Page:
These health and safety risks are also disproportionately borne by vulnerable and underserved communities. Gas extraction from fracking and the distribution of gas through pipelines largely takes place on or near tribal or First Nations lands, compounding risks to indigenous communities for air pollution, water contamination, and overuse of water. Black, Latinx, and Asian people, as well as people with lower socioeconomic status, have higher risks of death from particle air pollution, in part due to the historical impacts of segregation and redlining that have led communities of color to be pushed to live in places with greater exposure to air pollution.

The Benefits of Electrifying Buildings 

The good news: transitioning to all-electric buildings can help solve these problems and more. Electric heat pump technology is highly energy-efficient, provides robust heating even in cold-weather climates, and also includes cooling benefits during hot summers and days where we’re increasingly burdened by wildfire smoke. Many Washingtonians — especially low-income Washingtonians — don’t currently have access to air conditioning or cannot afford to run it during the summer.

All-electric buildings can also save costs for builders and tenants. In Seattle, an all-electric home saves $4,300 in lifecycle costs over a 15-year period. Requiring clean new buildings will also prevent an unnecessary expansion of gas infrastructure that poses a risk of stranded assets in the future, given that new buildings constructed with natural gas infrastructure will last for over 50 years. Research also shows that economy-wide electrification will result in a net increase of jobs — California would see 100,000 new jobs per year, scaled for population, and Washington could expect similar rates. A fossil fuel workforce transition study prepared for the City of Seattle found that clean energy jobs pay more on average than fossil fuel jobs, and that many existing fossil fuel workers have transferable skills to the clean energy sector.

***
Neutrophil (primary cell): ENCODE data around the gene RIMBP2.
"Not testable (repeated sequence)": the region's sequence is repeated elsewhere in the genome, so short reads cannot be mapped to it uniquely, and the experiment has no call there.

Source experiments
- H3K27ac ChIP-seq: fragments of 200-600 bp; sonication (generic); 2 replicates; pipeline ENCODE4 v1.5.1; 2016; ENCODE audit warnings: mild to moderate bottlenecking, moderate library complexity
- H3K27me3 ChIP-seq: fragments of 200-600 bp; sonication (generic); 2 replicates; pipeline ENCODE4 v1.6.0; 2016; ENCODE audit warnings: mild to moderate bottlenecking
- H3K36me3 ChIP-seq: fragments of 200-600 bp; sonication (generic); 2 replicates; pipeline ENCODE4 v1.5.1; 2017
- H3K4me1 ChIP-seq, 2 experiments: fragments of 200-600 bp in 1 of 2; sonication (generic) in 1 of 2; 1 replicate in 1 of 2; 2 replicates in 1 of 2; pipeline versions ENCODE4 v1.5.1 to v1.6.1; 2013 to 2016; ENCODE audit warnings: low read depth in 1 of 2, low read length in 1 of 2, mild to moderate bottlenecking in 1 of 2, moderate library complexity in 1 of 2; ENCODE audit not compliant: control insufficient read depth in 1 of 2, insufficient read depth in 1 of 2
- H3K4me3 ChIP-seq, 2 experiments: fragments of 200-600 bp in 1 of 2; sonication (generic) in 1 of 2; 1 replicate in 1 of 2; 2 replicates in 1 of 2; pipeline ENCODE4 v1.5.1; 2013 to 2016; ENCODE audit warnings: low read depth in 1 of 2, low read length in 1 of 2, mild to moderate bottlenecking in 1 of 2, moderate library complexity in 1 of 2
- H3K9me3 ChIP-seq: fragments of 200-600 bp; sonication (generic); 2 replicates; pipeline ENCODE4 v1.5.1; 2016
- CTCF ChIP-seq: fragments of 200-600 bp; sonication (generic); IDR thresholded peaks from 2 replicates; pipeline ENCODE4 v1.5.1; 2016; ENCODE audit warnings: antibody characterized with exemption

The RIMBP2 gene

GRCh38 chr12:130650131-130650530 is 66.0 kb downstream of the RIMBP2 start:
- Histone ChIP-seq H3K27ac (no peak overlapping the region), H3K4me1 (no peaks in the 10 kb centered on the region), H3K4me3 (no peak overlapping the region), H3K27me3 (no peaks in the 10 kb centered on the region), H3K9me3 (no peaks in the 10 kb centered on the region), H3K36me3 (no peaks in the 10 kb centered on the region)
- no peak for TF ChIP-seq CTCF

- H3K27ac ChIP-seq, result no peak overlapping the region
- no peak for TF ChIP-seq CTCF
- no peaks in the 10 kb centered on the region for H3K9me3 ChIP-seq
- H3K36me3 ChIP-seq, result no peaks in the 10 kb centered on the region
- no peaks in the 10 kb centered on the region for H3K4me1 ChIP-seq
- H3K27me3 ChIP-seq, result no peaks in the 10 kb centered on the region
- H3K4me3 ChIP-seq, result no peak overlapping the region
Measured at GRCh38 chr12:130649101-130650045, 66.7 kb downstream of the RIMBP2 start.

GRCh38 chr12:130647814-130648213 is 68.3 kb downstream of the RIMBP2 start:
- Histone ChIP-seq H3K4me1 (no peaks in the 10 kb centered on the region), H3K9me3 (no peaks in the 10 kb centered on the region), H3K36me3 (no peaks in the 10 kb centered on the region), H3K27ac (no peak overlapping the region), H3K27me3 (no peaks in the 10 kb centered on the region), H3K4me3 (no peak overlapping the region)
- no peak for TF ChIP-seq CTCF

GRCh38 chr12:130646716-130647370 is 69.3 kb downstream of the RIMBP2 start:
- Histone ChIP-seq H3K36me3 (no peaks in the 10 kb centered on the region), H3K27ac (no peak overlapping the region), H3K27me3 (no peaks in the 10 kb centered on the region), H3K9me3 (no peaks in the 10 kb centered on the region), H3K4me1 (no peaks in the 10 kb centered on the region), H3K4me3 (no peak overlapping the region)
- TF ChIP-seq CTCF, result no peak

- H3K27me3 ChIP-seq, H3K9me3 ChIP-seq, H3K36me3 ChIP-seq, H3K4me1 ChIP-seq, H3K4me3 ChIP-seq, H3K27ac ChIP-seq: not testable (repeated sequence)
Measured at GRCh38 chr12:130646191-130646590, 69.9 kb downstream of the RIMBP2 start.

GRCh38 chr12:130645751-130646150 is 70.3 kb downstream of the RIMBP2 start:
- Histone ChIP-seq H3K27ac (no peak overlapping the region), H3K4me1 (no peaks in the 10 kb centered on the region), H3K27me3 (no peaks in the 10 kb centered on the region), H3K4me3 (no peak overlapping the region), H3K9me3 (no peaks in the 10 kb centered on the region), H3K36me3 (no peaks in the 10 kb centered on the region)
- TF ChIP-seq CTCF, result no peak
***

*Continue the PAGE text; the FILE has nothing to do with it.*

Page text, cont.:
What Can Governments Do?

State policy can support local jurisdictions to act on buildings without facing too many barriers. For example, while costs to local governments may be minimal for policies that address new buildings, prioritizing the equitable transition off fossil fuels for existing buildings in vulnerable communities will likely require funding support. Utilities and local governments will also need to ensure that the electric grid can support more customers. Washington’s 2021 State Energy Strategy has anticipated this and requires planning for additional load growth, and because heat pumps are replacing not only gas but also lower-efficiency electric resistance furnaces, building electrification should not cause undue burden.

There are a number of different policy models and examples that local jurisdictions in Washington can build on to begin the shift to all-electric buildings, including:

Amending building and energy codes

This year, both Seattle and Shoreline have implemented updates to their commercial energy codes that reduce greenhouse gas emissions from new commercial and large multi-family buildings. For more information, see Seattle’s Ordinance 126278 and Ordinance 126279; Shoreline’s Ordinance 948; or contact Kathleen Petrie for model codes from the Regional Code Collaborative.